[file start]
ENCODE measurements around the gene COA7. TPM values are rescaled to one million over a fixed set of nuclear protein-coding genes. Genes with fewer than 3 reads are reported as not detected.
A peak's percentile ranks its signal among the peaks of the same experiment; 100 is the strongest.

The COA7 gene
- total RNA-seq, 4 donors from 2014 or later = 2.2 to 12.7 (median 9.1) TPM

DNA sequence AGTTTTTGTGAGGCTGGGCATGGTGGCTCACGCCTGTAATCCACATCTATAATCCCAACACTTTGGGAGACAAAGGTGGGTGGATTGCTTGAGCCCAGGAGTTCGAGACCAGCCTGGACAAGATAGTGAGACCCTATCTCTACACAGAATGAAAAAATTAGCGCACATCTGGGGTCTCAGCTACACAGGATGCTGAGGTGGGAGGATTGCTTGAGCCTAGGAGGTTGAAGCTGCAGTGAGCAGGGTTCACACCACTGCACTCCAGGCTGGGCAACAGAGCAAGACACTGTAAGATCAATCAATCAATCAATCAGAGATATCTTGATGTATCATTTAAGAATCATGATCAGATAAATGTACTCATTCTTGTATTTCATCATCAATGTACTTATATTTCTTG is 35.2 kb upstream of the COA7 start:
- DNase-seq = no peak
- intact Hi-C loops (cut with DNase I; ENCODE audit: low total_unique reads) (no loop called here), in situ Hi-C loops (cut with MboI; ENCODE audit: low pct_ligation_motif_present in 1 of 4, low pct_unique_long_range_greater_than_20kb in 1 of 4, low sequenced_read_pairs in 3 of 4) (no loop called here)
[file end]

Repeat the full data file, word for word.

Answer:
ENCODE measurements around the gene COA7. TPM values are rescaled to one million over a fixed set of nuclear protein-coding genes. Genes with fewer than 3 reads are reported as not detected.
A peak's percentile ranks its signal among the peaks of the same experiment; 100 is the strongest.

The COA7 gene
- total RNA-seq, 4 donors from 2014 or later = 2.2 to 12.7 (median 9.1) TPM

DNA sequence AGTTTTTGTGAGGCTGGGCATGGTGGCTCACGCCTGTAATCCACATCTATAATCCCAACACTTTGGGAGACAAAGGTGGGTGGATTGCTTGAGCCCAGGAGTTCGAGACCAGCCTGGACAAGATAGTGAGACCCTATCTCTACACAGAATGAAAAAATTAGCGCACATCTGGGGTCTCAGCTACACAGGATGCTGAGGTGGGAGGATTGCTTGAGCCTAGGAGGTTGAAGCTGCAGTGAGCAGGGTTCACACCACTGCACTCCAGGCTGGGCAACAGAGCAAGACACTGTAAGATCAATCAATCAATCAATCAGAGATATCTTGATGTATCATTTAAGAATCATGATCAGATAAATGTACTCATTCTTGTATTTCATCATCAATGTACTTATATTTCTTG is 35.2 kb upstream of the COA7 start:
- DNase-seq = no peak
- intact Hi-C loops (cut with DNase I; ENCODE audit: low total_unique reads) (no loop called here), in situ Hi-C loops (cut with MboI; ENCODE audit: low pct_ligation_motif_present in 1 of 4, low pct_unique_long_range_greater_than_20kb in 1 of 4, low sequenced_read_pairs in 3 of 4) (no loop called here)